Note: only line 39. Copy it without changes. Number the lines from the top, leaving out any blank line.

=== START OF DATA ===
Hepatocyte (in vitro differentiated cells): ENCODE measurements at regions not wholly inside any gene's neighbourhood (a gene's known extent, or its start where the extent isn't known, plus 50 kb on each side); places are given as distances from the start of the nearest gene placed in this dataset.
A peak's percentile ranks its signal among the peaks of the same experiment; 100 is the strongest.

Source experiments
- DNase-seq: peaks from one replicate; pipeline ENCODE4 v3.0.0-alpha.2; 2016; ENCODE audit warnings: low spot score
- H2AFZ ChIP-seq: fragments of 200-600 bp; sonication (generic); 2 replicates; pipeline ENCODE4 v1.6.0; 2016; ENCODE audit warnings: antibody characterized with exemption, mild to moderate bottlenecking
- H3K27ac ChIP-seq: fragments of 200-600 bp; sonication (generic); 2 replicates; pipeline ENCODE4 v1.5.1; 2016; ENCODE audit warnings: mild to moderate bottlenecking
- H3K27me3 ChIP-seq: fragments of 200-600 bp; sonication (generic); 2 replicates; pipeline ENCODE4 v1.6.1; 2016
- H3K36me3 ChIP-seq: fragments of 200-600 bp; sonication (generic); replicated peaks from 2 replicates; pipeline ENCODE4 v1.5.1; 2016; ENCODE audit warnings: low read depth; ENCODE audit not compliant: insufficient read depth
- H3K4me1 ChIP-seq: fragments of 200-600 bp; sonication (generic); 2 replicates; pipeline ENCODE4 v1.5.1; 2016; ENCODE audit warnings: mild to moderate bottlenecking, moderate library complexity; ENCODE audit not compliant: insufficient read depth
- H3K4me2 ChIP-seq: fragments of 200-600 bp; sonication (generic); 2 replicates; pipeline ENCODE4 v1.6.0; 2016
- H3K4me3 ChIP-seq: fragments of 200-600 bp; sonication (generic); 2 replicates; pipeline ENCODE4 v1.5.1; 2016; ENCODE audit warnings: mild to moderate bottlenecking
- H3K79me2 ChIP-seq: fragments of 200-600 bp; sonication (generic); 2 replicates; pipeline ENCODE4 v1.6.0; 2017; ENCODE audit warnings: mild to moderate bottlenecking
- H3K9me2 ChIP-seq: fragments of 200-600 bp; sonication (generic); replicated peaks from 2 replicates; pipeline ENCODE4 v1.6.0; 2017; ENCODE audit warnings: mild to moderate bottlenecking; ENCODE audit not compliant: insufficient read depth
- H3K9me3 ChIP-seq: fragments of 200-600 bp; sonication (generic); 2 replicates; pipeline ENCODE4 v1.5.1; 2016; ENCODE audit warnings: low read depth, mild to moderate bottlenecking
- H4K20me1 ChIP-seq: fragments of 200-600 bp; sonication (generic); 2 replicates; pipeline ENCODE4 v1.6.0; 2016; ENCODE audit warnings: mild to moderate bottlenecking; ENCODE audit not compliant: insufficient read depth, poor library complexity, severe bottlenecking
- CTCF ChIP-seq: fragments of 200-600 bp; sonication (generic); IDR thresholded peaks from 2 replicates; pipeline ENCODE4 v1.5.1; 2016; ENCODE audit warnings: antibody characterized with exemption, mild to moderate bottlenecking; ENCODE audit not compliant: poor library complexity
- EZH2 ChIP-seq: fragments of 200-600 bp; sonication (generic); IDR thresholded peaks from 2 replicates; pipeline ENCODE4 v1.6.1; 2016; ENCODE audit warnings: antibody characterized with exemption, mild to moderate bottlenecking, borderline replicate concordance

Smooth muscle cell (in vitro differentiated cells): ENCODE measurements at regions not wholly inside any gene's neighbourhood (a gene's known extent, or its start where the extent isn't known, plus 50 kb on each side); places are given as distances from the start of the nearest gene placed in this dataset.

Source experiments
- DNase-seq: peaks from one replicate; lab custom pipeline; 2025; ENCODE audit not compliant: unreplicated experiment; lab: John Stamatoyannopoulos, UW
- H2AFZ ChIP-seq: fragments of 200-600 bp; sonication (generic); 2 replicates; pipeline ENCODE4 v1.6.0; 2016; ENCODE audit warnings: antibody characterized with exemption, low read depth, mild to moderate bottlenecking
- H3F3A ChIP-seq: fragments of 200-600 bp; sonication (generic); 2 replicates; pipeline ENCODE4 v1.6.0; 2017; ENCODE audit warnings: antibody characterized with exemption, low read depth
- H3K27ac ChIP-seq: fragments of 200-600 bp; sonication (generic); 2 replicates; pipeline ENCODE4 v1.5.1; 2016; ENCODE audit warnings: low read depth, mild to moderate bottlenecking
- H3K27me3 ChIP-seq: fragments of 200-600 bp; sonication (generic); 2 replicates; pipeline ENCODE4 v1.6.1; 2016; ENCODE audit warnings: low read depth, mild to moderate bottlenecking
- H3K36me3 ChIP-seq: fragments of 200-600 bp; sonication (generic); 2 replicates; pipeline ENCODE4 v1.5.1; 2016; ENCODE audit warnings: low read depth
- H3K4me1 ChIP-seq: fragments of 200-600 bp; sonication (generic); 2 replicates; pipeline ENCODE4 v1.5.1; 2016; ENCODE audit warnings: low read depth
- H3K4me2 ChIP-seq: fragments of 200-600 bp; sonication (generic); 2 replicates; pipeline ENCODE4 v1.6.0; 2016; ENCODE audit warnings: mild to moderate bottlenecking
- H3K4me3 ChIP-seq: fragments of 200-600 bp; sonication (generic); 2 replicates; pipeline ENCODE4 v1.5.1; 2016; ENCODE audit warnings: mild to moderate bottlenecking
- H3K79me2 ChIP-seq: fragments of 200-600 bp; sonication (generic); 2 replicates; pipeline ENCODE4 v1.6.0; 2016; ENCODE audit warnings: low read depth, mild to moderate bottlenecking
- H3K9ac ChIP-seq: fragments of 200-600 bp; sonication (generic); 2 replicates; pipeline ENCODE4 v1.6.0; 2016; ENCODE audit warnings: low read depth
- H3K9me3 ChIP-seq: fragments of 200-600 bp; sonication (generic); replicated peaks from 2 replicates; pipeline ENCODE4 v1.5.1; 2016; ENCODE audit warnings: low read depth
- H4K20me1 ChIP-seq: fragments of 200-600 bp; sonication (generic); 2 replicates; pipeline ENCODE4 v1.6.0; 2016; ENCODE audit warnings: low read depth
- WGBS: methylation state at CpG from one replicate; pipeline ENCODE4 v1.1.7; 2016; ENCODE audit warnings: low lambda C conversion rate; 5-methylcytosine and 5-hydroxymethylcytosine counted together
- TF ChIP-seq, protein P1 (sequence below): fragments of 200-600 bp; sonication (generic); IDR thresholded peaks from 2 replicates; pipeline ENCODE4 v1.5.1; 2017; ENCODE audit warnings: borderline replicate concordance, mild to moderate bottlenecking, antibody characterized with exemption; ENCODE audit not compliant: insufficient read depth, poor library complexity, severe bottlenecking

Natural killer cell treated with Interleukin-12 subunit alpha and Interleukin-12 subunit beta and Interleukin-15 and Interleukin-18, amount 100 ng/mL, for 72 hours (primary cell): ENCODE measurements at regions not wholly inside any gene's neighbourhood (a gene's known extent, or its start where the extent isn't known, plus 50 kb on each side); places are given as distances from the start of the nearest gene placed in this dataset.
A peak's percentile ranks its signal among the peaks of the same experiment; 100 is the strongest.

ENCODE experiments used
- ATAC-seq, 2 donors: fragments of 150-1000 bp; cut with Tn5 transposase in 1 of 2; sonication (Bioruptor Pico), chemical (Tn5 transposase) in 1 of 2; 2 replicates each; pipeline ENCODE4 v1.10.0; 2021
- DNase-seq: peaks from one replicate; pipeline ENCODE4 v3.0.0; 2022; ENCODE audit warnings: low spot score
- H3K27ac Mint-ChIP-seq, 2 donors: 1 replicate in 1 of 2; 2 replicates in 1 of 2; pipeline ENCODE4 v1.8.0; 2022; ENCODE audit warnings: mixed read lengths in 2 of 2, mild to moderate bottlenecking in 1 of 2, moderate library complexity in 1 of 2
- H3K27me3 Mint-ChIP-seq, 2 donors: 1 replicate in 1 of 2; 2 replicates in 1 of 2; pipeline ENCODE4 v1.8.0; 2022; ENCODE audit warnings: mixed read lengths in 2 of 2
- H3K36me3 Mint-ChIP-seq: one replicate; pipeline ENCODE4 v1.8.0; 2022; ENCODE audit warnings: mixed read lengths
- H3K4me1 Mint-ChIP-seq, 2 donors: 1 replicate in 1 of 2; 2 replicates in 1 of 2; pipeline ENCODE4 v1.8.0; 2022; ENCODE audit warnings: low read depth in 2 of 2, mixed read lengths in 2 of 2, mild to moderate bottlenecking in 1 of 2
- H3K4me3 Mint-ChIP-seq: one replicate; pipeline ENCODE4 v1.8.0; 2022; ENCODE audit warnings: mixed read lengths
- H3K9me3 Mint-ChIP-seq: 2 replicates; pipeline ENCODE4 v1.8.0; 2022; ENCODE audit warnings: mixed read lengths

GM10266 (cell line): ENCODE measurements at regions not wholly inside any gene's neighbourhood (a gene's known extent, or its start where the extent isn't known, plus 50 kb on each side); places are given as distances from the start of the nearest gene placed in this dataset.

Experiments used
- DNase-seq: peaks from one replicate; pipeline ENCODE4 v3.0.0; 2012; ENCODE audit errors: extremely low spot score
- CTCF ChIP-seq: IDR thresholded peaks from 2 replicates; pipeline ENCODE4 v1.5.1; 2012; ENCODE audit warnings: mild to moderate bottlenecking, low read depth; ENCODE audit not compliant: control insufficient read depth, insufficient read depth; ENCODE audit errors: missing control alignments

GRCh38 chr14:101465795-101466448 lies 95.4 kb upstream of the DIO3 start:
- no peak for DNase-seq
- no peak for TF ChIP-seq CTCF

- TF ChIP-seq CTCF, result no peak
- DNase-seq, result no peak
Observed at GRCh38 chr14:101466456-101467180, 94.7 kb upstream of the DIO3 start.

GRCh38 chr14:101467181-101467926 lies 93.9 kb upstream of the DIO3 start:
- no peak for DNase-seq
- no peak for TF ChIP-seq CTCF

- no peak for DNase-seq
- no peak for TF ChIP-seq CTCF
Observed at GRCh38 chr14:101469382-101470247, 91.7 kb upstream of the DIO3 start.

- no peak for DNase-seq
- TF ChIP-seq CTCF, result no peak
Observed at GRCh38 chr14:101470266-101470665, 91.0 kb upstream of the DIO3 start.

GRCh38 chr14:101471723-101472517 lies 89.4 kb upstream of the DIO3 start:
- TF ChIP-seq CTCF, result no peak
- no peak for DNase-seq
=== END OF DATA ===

- DNase-seq: peaks from one replicate; pipeline ENCODE4 v3.0.0; 2022; ENCODE audit warnings: low spot score